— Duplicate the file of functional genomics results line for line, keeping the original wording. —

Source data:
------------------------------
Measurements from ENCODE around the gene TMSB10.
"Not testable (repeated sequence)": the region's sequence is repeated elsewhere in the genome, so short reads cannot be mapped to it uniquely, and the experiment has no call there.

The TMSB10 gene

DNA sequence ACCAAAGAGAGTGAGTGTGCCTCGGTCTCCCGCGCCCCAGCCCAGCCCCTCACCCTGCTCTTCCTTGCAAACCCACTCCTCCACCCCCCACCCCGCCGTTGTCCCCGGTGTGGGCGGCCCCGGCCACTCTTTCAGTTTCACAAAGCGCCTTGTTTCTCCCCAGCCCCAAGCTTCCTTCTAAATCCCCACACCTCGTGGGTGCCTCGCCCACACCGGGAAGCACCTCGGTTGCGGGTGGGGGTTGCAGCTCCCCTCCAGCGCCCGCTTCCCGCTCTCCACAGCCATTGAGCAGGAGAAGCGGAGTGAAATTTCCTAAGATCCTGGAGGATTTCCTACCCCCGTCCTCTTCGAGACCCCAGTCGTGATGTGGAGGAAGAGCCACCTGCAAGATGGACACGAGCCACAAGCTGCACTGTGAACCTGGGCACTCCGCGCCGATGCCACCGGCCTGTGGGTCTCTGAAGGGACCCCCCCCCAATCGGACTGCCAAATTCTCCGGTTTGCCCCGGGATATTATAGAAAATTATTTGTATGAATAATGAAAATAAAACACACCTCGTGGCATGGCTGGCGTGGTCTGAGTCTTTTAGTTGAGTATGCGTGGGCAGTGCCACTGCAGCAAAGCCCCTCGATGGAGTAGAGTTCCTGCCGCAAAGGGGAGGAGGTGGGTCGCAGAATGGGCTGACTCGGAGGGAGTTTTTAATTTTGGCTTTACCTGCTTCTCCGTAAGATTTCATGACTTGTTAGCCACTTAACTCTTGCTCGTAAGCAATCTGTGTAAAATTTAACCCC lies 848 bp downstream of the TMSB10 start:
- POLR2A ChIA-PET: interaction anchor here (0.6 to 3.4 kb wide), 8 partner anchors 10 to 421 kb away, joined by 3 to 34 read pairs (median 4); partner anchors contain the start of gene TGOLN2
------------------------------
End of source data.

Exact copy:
Measurements from ENCODE around the gene TMSB10.
"Not testable (repeated sequence)": the region's sequence is repeated elsewhere in the genome, so short reads cannot be mapped to it uniquely, and the experiment has no call there.

The TMSB10 gene

DNA sequence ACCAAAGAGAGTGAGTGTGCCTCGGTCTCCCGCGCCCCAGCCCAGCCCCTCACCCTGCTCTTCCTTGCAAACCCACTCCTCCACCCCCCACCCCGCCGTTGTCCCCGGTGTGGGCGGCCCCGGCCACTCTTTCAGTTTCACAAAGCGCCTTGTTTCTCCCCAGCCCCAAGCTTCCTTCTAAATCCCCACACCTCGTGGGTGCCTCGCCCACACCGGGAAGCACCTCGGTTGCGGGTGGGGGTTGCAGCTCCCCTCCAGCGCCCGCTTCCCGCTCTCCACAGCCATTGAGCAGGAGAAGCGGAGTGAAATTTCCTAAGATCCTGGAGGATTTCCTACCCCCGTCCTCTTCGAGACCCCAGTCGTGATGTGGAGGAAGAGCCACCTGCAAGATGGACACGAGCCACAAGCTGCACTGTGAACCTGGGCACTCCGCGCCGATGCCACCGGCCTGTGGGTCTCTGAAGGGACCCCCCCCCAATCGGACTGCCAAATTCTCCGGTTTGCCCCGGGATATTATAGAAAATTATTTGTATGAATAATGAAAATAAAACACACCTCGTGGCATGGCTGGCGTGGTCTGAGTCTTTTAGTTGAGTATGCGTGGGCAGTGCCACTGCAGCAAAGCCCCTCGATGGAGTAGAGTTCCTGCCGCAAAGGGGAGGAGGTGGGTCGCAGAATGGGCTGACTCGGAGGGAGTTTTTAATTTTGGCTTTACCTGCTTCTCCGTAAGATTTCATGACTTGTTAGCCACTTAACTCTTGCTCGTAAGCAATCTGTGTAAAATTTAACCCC lies 848 bp downstream of the TMSB10 start:
- POLR2A ChIA-PET: interaction anchor here (0.6 to 3.4 kb wide), 8 partner anchors 10 to 421 kb away, joined by 3 to 34 read pairs (median 4); partner anchors contain the start of gene TGOLN2